The bad news is, we have a Federal Reserve with no feel for the market or explicit understanding of “lagged effect” of tightening on the economy. To this point, the Chairman was quoted (in yesterday’s conference) as follows, “I mean the question we were all asking ourselves that first weekend was, ‘How did this happen?‘” (referring to the collapse of Silicon Valley Bank). Save the taxpayers some money and call off the “investigation.” Everyone already knows how this happened…
I can already hear the Shaggy (It Wasn’t Me) background music at the next Fed press conference…
I covered the Fed’s role in SVB on Making Money with Charles Payne on Fox Business last Thursday (along with some new picks). Thanks to Charles and Kayla Arestivo for having me on:
Watch in HD directly on Fox Business
This continues to be a “shoot first, ask questions later” market for regional banks. The Bank Term Lending Facility was an important measure, but until we get movement on an explicit deposit insurance increase or full coverage, you will continue to see these cracks in the market. Pandora’s box was opened by the Fed’s unyielding rate hike campaign until something broke.
As it stands, the only banks that are “fully insured” are the SIBs (systemically important banks) and until the government steps in to change that, we will continue to see flows away from regionals and into SIBs that are too big to fail.
The genie is out of the bottle and the only way to put it back in is further explicit guarantees/deposit insurance for ALL banks. This is not a protection/bailout for investors (as they got wiped out with SVB, SBNY and mostly CS), it is a way to keep regionals in business by keeping their deposit bases steady.
As for banks out trying to raise capital, private or public fundraising, the problem still remains. How do you raise capital when you don’t know what your deposit base will be in 2 weeks?
If you were wondering why the market sold off so aggressively into the close when it was holding up relatively well following the 25bps hike (expected by the Fed Funds Futures market) here you go:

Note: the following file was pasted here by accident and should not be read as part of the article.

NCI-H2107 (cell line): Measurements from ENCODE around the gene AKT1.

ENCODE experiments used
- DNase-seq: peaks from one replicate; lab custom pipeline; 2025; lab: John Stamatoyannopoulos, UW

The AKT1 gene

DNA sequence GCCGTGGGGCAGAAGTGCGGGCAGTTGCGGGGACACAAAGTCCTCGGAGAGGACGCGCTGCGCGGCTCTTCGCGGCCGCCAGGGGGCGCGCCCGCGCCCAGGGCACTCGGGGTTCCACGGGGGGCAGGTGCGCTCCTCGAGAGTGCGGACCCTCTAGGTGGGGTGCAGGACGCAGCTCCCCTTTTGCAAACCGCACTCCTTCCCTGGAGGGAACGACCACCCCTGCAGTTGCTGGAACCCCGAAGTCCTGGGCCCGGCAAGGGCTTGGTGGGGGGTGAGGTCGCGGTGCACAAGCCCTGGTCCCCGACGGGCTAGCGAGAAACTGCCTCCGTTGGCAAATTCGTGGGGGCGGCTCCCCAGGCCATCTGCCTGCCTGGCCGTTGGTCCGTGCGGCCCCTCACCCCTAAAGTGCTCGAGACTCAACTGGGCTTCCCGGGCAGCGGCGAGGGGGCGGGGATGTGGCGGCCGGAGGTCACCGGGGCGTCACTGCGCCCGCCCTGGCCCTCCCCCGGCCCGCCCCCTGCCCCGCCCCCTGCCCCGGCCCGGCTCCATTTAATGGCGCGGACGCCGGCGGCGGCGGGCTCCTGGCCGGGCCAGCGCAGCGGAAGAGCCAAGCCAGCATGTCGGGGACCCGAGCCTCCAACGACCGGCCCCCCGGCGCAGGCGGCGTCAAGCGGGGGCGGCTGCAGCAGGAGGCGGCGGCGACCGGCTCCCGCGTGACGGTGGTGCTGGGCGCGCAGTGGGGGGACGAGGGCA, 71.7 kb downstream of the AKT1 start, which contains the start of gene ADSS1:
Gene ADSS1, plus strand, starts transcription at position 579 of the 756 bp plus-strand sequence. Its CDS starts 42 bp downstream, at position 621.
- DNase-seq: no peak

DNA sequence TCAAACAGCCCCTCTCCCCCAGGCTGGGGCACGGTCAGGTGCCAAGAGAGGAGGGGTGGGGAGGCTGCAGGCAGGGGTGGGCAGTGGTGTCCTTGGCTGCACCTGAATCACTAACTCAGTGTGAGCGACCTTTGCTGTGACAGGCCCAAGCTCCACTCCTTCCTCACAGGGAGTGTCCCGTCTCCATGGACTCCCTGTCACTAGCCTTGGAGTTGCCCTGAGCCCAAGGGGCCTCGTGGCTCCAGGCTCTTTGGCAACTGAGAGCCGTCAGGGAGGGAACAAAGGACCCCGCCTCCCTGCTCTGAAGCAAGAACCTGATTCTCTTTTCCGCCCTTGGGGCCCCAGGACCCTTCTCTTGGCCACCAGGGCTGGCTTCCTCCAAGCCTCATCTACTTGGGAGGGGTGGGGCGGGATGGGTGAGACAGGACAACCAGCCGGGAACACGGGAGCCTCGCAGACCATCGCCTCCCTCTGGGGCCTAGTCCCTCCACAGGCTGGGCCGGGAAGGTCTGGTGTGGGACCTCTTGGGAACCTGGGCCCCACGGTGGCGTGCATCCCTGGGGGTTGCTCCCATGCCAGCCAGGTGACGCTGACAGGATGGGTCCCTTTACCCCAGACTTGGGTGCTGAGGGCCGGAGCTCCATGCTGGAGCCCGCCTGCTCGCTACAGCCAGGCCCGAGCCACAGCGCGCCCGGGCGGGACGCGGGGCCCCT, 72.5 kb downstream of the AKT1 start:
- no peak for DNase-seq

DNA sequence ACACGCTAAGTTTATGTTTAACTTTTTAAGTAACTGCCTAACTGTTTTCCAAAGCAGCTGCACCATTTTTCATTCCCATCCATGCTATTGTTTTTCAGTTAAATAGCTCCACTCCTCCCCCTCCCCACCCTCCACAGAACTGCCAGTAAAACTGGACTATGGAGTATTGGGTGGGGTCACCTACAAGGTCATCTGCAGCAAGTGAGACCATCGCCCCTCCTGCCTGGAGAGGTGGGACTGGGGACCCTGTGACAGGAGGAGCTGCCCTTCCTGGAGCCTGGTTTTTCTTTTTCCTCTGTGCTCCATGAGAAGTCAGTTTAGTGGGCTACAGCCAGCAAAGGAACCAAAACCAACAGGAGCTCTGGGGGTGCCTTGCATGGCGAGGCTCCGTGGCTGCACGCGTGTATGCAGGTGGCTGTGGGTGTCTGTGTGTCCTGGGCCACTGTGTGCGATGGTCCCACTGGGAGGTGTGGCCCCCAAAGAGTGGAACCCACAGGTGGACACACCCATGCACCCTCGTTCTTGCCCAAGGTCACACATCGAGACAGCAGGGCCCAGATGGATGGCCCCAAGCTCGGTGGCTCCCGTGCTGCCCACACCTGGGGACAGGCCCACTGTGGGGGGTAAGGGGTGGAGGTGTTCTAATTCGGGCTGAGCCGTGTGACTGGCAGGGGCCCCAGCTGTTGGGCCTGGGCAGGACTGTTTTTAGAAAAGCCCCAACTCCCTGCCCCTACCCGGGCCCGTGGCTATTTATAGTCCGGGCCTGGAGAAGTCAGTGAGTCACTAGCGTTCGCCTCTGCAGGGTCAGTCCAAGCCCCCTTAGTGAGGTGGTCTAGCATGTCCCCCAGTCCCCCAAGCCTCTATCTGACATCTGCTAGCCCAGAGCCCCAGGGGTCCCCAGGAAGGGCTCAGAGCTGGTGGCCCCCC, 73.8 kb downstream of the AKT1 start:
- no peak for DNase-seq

The above headline hit at 3:30 (the second to last bar on this 15 minute chart):
It was a potent surprise hit to the market as just 24 hours before, this was what came across the tape:
For those saying they can’t change the deposit guarantee limits without Congress, that is correct. However, in times of emergency or crisis the Executive Branch has the unilateral authority to act. So far crickets…
The good news is, they have unlocked liquidity tools to clean up the messes they have made and are likely to continue to make moving forward. The balance sheet is up $300B in the first week. I would expect the additional 25bps will require another 300B-600B+ by the end of the year. So is 25bps worth another $1T. I guess it is to them…
This is bearish for the US Dollar and Bullish for Emerging Markets Equities/China (after the short-term dust settles).
You are also seeing get a bid of late. It has sniffed out the fact that the more they tighten now, the more they will have to print later. We’ve been saying it for months on our podcast|videocast. Now we are seeing it in real time. The only folks who have not gotten the memo are the ones sitting around asking themselves “how did this happen?” When the balance sheet makes a new record high during their “tightening cycle” perhaps they will revisit the question…
Here are the Fed’s new “projections” and dot plot. They anticipate another possible hike. Two weeks ago the market was convinced the terminal rate was >6%, now it’s ~5.1%. My guess is one more mid-sized bank closure and we’ll be done at 5% (here).
Fed Statement Changes:
CNBC, ‘The notable changes include a shift away from “ongoing increases” to the policy rate to “some additional firming,” as well as saying that the “U.S. banking system is sound and resilient.”’
On Tuesday, I posted a summary of Bank of America’s Global Fund Manager Survey.
The five key points were:
1. Investor Sentiment as bearish as GHC lows in 2008-2009:
2. Recession Fears near previous major lows levels:
3. Cash levels still high:
4. Excessive bearishness in Real Estate:
5. Managers running to safety:
Take the road less traveled…
Now onto the shorter term view for the General Market:
In this week’s AAII Sentiment Survey result, Bullish Percent (Video Explanation) ticked up to 20.9% from 19.2% the previous week. Bearish Percent ticked up to 48.9% from 48.4%. Retail traders/investors are shaking in their boots…
The CNN “Fear and Greed” rose from 20 last week to 37 this week. Sentiment is still fearful. You can learn how this indicator is calculated and how it works here: (Video Explanation)
And finally, the NAAIM (National Association of Active Investment Managers Index) (Video Explanation) dropped to 41.92% this week from 60.11% equity exposure last week.
This content was originally published on Hedgefundtips.com.